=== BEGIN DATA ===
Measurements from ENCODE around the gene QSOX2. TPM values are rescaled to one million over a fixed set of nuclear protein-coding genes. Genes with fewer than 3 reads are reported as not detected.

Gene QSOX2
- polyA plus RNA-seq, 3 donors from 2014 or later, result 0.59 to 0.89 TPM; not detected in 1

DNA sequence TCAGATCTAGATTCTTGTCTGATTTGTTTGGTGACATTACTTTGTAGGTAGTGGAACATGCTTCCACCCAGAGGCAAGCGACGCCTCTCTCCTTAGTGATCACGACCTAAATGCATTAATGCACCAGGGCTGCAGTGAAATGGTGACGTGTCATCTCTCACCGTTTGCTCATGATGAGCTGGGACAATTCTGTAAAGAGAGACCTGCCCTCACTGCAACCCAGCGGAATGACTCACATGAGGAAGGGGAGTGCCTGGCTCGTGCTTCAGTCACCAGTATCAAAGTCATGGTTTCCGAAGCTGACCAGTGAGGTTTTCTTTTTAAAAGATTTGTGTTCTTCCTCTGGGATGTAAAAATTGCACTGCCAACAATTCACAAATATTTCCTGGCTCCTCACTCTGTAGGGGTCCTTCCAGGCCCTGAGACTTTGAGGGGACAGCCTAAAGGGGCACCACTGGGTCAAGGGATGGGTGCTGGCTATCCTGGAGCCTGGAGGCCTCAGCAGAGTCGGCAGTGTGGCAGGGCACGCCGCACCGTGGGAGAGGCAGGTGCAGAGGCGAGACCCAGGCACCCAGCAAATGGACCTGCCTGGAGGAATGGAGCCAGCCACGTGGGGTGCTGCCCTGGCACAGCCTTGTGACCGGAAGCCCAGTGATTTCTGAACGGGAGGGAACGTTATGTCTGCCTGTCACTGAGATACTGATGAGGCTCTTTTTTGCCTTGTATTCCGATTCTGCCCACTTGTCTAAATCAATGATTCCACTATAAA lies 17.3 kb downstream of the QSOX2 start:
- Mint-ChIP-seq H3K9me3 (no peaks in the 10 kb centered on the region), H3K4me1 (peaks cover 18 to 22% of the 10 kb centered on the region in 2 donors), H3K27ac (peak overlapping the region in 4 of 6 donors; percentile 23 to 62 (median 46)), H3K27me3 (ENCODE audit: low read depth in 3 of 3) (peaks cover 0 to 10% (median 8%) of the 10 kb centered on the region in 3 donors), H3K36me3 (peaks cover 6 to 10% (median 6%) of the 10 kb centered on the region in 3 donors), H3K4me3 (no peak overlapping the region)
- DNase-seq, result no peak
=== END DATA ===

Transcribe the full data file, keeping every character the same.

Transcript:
Measurements from ENCODE around the gene QSOX2. TPM values are rescaled to one million over a fixed set of nuclear protein-coding genes. Genes with fewer than 3 reads are reported as not detected.

Gene QSOX2
- polyA plus RNA-seq, 3 donors from 2014 or later, result 0.59 to 0.89 TPM; not detected in 1

DNA sequence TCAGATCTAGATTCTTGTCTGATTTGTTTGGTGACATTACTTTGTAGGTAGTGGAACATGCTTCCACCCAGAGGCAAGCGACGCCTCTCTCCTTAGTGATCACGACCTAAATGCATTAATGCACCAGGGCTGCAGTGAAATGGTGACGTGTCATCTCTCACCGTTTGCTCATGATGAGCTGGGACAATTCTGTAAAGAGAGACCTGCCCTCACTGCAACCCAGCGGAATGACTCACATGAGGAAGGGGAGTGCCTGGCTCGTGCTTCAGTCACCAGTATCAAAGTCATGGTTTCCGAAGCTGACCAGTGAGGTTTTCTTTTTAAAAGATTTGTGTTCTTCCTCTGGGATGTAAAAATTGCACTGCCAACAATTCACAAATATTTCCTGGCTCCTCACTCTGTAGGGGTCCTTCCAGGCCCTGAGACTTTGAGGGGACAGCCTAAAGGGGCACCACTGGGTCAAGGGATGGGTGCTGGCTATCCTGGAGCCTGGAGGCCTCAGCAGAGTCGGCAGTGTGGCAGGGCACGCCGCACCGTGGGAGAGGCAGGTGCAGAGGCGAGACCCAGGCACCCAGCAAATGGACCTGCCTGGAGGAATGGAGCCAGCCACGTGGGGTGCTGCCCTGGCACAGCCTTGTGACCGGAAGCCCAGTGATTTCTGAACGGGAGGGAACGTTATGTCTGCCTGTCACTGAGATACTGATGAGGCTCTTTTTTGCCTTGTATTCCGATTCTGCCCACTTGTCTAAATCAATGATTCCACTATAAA lies 17.3 kb downstream of the QSOX2 start:
- Mint-ChIP-seq H3K9me3 (no peaks in the 10 kb centered on the region), H3K4me1 (peaks cover 18 to 22% of the 10 kb centered on the region in 2 donors), H3K27ac (peak overlapping the region in 4 of 6 donors; percentile 23 to 62 (median 46)), H3K27me3 (ENCODE audit: low read depth in 3 of 3) (peaks cover 0 to 10% (median 8%) of the 10 kb centered on the region in 3 donors), H3K36me3 (peaks cover 6 to 10% (median 6%) of the 10 kb centered on the region in 3 donors), H3K4me3 (no peak overlapping the region)
- DNase-seq, result no peak